Serving newly arriving refugees helps to train future leaders and WRDA is passionate about building opportunities for college students. Each year we welcome interns from local area colleges into a variety of areas of service. One particular group of students serve as English tutors as a required part of their school curriculum. These students are from Wheaton College’s Human Needs and Global Resources program. For years WRDA has been a part of preparing these students for 6 months of service in a developing country. During their service they will work alongside partner organizations that are addressing issues such as poverty, injustice, church development and conflict resolution.
During the year before they leave the US, these students become English tutors for newly arriving refugees. This year some 30 students are giving at least 2 hours each week to tutor an individual or family, but the learning is a two-way street. The refugees served are helped to improve their English skills and build opportunities in America. And for the HNGR students, they are learning about hospitality and gaining practical experiences that foreshadow the experiences they will have serving overseas, like learning to communicate across differences in language, culture and background. The students regularly meet together to discuss their experiences and what they are learning through serving.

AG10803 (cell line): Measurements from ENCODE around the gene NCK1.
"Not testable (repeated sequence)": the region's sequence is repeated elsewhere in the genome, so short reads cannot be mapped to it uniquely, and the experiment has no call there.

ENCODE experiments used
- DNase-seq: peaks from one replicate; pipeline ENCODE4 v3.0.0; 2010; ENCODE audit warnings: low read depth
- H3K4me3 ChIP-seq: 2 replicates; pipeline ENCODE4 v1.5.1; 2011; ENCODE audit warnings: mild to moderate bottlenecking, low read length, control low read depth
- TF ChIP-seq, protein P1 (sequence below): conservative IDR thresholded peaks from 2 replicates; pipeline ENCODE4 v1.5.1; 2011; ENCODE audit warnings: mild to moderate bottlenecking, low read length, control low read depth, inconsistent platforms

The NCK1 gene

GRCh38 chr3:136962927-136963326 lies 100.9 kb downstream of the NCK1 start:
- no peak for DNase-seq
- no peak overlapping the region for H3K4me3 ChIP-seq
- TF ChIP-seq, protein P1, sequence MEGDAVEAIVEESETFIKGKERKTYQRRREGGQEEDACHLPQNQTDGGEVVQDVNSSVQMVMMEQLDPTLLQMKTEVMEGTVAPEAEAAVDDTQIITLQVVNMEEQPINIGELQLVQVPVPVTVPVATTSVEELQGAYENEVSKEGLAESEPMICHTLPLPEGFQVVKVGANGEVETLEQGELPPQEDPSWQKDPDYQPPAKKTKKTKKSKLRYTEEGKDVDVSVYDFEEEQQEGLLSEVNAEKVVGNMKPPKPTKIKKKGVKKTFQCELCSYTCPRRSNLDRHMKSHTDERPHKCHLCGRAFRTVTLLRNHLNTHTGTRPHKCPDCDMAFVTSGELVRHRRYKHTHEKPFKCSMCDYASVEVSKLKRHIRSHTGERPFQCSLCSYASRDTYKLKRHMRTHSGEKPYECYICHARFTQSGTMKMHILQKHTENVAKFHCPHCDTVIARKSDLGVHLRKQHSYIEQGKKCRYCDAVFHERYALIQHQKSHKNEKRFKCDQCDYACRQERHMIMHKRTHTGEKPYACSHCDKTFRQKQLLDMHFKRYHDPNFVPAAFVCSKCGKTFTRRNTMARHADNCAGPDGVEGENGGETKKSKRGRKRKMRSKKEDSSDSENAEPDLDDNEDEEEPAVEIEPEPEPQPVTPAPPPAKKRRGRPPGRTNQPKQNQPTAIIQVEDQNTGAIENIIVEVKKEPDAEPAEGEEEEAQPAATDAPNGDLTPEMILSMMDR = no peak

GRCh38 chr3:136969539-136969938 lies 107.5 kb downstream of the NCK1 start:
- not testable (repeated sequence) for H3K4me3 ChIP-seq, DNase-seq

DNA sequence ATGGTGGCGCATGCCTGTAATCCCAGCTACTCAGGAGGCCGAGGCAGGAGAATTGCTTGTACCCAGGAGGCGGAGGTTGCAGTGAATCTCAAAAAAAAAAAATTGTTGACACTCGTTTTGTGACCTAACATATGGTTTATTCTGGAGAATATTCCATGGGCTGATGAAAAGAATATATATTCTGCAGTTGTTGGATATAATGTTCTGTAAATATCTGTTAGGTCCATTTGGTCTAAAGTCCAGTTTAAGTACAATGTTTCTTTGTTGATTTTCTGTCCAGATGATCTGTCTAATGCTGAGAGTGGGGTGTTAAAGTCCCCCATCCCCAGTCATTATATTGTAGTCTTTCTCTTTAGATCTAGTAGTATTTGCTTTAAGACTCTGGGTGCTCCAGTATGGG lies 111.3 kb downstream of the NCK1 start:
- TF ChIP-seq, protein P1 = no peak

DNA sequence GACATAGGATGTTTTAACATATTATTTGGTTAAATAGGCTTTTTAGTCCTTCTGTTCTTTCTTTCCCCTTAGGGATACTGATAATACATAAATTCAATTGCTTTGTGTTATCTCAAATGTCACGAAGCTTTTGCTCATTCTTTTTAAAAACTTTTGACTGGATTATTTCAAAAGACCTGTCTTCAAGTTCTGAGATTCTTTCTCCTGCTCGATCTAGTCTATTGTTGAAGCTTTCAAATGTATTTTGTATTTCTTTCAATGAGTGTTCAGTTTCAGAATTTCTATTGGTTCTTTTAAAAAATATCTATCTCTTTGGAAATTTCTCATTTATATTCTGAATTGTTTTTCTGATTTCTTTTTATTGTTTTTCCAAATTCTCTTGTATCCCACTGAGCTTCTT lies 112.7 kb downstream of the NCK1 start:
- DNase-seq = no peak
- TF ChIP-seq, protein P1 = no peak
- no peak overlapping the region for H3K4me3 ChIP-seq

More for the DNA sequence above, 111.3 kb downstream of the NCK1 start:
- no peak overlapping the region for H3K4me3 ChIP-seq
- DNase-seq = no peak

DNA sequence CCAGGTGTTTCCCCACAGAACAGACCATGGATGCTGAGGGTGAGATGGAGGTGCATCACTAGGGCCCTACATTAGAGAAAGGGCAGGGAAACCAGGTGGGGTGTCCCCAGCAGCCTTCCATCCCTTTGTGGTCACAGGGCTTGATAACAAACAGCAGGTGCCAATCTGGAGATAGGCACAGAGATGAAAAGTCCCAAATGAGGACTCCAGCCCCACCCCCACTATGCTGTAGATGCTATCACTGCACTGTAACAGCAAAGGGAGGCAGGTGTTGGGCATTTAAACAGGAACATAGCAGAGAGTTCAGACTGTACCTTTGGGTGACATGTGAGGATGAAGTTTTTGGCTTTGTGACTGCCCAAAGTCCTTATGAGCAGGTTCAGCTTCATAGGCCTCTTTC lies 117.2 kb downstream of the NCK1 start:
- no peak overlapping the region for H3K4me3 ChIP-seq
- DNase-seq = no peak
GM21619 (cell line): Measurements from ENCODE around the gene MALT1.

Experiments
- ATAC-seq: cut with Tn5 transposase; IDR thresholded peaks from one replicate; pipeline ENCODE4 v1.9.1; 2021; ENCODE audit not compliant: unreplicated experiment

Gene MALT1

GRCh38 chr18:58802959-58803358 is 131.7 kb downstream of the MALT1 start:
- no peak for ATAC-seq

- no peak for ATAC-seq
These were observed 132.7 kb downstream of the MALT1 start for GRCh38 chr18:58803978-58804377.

Here and There
Education in Emergencies in South Sudan
Education for children is a causality of war. With over 2 million people displaced because of the on-going civil war in South Sudan, a generation of children are missing the opportunity at an education. In the camps for the Internally Displace Persons (IDP) in this young, war-torn nation, World Relief is working to provide Emergency Education for children ages 3-12.
This year at the Leich Primary School in the Unity State of South Sudan, World Relief has helped to create 31 temporary learning spaces that have served 3,235 students. The children served include those in the Early Childhood Development (ECD) program as well as primary school. Not only is education provided for the children, but active work among the parents teaches about the importance of schooling and encourages active engagement of parents with their children’s education.
To find out more about the Education in Emergencies program and other ways World Relief is addressing the needs of South Sudan, visit http://www.worldrelief.org/south-sudan.